What drives invertebrate communities in a chalk stream : from trophic relationships to allometric scaling
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Despite a slow start freshwater meiofauna research is now gathering pace. Evidence is accumulating which indicates the importance of their inclusion in lotic metazoan studies. Here I contribute towards this research effort by conducting an investigation of meiofauna and macrofauna from a chalk stream. I sampled meiofauna for a 19 month period, and macrofauna for a 12 month period between April 2004 and October 2005 from the subsurface, macrophyte stands and gravel beds. The chalk stream community was highly diverse with 57 taxa identified from the subsurface and 186 from the benthos. Meiofauna outnumbered macrofauna in all habitats in terms of density. Both meio- and macroinvertebrates preferred macrophyte stands over gravel beds as habitat, indicated by higher densities, biomass and species richness. Speciesabundance relationships and density-size spectra indicated the invertebrate assemblages of the benthos to be stable over the period of the study as patterns varied little between sampling months and habitats. Production and standing biomass were dominated by the macroinvertebrates which suggests meiofauna had a limited role within functioning of the stream. However, gut content data indicated meiofauna may play an important trophic role, linking basal resources and top consumers. Combined gut content and stable isotope analysis suggested a strong pattern of generalist feeding throughout the whole spectrum of body size in the community, rejecting the concept of functional feeding groups. Predominance of generalist feeding also suggested a large number of weak interactions in food webs. While higher species richness lower in food webs indicated greater functional redundancy of lower trophic levels. Density-body size distributions were shallow with a biased distribution of energy towards larger size classes. Moreover, testing of production, standing biomass and PIB body size allometry was inconclusive with regards to theoretical predictions. The interrelationship ofbiodiversity, stability, and trophic dynamics, with body size determine the structure and dynamics of the chalk stream community, not metabolism.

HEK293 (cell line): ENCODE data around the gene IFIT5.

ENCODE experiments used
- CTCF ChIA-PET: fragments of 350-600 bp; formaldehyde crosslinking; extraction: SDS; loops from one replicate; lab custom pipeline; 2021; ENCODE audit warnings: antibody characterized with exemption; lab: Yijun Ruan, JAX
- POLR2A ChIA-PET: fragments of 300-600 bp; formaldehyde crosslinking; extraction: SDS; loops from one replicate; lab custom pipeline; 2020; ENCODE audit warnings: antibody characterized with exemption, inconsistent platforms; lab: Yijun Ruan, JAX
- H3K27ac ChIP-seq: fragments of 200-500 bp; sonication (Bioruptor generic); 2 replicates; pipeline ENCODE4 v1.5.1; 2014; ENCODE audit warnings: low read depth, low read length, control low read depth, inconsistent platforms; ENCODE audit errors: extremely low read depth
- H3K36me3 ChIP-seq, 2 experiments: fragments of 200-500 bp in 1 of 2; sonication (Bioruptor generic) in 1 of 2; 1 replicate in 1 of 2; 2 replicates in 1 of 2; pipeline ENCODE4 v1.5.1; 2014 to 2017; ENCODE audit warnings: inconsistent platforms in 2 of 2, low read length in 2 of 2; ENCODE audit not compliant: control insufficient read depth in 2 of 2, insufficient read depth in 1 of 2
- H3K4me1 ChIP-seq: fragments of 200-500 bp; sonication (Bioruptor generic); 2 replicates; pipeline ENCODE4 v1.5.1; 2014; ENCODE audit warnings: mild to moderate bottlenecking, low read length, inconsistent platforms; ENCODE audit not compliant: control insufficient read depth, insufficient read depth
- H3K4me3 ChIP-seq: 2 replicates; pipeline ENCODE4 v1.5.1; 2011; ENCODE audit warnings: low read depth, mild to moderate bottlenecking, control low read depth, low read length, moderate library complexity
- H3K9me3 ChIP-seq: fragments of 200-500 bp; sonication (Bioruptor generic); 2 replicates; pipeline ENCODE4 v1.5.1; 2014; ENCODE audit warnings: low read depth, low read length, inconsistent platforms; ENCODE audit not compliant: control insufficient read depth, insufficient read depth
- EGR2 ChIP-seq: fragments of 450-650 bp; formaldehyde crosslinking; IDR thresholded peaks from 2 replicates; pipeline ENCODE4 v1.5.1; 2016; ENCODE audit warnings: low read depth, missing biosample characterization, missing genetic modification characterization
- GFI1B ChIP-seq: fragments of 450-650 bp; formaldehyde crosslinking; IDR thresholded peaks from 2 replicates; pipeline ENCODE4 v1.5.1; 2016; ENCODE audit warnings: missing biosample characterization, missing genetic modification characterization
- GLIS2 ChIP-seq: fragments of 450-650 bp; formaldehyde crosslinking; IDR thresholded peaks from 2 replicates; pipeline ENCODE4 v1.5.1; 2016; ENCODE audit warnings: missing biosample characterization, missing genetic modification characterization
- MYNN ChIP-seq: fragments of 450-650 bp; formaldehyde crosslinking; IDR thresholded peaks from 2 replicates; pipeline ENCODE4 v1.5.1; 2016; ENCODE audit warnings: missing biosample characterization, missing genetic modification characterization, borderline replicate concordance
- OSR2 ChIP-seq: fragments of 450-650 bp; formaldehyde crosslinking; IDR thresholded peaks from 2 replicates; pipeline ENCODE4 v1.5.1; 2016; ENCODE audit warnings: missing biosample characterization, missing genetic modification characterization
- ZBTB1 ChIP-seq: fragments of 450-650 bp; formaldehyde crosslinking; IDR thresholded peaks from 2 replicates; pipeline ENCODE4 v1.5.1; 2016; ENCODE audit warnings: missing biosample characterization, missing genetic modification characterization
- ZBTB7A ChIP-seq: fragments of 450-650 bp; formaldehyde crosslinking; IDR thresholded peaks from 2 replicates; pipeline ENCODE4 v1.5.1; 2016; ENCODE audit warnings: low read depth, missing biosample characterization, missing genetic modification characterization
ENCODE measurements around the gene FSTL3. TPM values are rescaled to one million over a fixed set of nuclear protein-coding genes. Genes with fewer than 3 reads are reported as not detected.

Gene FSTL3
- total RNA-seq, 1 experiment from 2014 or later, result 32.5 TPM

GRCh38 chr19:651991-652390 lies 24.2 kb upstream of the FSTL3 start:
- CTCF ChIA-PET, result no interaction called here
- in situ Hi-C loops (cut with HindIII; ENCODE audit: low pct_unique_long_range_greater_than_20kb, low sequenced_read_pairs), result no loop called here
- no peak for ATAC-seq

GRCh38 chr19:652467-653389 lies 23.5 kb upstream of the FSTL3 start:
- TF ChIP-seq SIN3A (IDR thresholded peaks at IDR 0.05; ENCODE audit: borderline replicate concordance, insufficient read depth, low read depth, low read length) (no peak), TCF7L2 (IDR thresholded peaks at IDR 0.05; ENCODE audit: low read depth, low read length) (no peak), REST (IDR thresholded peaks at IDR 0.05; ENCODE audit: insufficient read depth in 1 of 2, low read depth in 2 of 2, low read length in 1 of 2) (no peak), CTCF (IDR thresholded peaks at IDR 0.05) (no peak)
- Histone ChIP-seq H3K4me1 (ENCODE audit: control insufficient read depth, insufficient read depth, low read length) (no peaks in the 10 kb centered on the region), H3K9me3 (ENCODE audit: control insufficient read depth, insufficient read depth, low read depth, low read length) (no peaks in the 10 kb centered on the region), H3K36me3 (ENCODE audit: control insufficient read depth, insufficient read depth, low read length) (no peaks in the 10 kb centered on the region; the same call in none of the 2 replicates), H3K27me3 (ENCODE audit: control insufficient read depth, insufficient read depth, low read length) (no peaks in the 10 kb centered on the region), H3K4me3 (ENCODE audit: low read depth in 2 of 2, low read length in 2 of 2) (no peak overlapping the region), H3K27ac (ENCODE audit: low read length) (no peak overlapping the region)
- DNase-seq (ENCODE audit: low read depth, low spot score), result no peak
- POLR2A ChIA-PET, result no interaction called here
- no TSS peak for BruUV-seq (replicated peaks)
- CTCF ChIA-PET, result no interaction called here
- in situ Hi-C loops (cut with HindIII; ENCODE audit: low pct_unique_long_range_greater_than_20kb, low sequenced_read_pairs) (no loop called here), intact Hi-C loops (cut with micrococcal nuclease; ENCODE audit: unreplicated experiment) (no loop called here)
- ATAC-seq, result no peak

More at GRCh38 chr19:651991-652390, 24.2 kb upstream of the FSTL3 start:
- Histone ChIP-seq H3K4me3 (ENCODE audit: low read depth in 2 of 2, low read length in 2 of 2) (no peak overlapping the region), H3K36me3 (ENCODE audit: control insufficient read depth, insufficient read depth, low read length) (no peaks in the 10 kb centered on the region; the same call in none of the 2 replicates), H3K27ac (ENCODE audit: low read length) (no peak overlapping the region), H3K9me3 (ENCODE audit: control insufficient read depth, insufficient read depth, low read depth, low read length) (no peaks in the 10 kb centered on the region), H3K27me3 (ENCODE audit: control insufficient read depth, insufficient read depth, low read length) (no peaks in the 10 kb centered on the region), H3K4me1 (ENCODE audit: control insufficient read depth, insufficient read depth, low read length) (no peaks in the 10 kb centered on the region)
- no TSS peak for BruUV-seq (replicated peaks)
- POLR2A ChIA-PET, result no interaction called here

AuthorsTod, Steven Peter
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